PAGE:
Sunday, 9 April 2017

Gericault's Raft of the Medusa and Turner's Slave Ship

The Comparison of Gericault's Raft of the Medusa and Turner's The Slave Ship

Theodore Gericault’s Raft of the Medusa was painted in 1818-1819.  It was done in oil on canvas and was done in the French Romantic Style.  The image itself was a recreation of an Actual French Merchant Ship which was carrying passengers in the Atlantic Ocean. The accident happened just prior to his painting this image and was the impetus for him to do so. It was a statement against the politics of the time where a person could get a position not because they were qualified to hold the job, but because of political friends. It’s the story of how the captain abandoned the passengers he was supposed to be protecting to save his own life. It sent a very strong political message, it spoke clearly of how this was not an accident and was an act of selfishness on the part of the Captain of the vessel. The image itself is a hopeful one however; as you can see the wave in the distance with a sail showing, meaning rescue is at hand.  Gericault actually went to the morgue to draw a drowned corpse so he could accurately show what they look like.  There is even an anti-slave comment hidden in the painting since the one who spots them and rescues them is a black slave.  The image itself is set up much like a historical painting since it represents the figures as far more heroic than they would have been when rescued.  But it is very much a modern work.  It brings out a full spectrum of emotion in the viewer based on the very darkness of the image and the corpses, the image of an older man holding what we can assume is his son and mourning him. And the raft literally washed up into our space puts us in the water with these poor souls.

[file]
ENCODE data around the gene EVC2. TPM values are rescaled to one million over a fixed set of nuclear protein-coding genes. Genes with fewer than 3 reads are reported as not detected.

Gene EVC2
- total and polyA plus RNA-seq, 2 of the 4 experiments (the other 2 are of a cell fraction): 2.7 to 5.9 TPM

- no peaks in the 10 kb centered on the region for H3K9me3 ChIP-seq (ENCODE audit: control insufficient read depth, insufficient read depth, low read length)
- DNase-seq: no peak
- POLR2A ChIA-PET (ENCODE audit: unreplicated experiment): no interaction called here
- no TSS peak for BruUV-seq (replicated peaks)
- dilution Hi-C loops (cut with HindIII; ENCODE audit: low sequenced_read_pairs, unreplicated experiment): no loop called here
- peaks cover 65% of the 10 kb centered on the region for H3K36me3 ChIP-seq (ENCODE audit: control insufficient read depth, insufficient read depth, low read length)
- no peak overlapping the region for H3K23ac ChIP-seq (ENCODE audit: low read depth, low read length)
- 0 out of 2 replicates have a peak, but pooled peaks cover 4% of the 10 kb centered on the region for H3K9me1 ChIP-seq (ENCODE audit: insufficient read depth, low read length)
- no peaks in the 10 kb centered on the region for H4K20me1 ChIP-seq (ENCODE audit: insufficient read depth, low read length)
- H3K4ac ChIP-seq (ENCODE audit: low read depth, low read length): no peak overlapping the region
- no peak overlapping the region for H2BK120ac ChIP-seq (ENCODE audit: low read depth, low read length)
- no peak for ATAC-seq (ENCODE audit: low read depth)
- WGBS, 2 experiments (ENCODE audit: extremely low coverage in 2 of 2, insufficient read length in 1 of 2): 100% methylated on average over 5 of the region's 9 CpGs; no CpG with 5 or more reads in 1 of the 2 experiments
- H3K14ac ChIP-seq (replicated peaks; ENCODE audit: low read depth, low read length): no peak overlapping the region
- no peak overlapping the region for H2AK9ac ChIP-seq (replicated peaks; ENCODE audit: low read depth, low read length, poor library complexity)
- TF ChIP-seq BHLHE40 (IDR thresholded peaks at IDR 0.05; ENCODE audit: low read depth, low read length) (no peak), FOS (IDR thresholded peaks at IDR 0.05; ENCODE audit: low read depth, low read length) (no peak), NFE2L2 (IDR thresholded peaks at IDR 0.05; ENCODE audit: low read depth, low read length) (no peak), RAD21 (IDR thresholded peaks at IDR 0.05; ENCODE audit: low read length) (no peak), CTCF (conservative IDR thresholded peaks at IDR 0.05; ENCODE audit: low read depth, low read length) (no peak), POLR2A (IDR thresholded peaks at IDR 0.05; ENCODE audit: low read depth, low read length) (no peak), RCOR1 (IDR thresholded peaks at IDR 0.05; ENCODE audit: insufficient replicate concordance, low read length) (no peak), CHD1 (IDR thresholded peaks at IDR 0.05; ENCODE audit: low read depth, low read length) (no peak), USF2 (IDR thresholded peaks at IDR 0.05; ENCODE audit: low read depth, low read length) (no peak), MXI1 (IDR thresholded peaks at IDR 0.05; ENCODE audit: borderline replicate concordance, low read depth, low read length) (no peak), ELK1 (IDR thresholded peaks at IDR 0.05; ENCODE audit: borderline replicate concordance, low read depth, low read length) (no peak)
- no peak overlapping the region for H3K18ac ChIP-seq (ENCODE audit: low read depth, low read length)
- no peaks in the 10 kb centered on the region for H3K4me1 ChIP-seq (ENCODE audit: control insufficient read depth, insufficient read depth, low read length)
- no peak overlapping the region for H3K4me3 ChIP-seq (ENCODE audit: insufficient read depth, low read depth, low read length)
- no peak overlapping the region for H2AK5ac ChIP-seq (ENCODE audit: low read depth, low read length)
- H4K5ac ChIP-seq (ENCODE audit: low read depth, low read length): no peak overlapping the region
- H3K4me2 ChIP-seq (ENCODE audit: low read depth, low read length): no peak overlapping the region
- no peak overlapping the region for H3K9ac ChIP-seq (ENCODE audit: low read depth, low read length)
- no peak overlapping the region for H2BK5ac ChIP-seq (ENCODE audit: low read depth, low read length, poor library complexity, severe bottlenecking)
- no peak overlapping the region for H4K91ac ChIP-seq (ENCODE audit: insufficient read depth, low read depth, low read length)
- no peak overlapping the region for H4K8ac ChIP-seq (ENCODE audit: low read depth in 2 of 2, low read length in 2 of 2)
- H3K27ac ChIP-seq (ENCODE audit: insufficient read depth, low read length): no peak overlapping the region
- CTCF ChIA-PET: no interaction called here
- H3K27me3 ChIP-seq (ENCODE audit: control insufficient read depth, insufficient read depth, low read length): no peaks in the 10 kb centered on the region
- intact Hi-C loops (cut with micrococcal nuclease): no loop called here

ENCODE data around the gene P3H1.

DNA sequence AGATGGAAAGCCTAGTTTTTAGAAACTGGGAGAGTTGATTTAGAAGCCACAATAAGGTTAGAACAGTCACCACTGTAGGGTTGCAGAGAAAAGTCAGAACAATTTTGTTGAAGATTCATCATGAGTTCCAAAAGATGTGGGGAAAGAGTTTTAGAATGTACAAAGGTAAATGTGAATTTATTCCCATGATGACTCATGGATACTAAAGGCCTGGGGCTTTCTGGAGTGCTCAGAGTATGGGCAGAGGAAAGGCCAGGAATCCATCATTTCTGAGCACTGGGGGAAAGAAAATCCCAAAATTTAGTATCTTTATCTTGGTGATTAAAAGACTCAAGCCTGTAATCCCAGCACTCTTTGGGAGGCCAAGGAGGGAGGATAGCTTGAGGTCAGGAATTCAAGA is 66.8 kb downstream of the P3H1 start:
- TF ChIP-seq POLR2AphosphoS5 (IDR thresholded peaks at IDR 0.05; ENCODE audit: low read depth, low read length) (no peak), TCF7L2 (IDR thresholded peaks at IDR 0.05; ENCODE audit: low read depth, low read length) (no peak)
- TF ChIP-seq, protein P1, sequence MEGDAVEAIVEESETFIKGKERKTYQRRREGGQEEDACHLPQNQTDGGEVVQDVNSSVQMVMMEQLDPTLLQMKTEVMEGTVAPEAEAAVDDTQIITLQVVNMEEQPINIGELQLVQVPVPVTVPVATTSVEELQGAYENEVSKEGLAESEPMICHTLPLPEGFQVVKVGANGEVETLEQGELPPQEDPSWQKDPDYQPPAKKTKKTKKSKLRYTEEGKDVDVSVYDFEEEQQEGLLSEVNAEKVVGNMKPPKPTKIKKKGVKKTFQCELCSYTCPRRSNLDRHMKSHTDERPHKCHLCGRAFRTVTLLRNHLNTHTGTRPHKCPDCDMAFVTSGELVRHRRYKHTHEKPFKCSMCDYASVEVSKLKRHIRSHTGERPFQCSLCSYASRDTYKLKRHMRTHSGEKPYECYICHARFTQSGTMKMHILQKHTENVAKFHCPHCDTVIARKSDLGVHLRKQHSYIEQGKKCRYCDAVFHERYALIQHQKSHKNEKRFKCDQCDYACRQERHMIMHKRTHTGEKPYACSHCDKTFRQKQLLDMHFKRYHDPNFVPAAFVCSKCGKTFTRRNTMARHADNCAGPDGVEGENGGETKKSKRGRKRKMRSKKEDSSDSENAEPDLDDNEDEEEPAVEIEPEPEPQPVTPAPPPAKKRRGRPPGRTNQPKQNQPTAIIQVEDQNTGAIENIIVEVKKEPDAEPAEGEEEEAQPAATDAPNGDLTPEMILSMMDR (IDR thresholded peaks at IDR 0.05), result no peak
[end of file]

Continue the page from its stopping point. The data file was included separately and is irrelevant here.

Theodore Gericault’s Raft of the Medusa

J.M.W. Turner’s The Slave Ship was painted in 1840.  Like Gericault’s Raft of the Medusa it was painted in Oil on canvas and was Romantic in style. This painting is a definite statement against slavery and the slave trade. Where Gericault hid his feelings against slavery in the painting Turner slapped the viewer in the face with it.  The image itself shows the slaves thrown overboard.  You see hands, legs, chains and human bodies thrown overboard in chains so they will drown.  It is a scene full of horror and angst, yet even in that horror there is a sense of divine retribution as a cyclone or typhoon bearing down on that very slave vessel.  Even then we see the total indifference of nature since the storm will not only overcome the slave ship but will also drown the poor slaves thrown overboard in chains. Turner was speaking out against the horrors and the very idea that human beings could be so cruel and do such unspeakable acts all for the sake of money.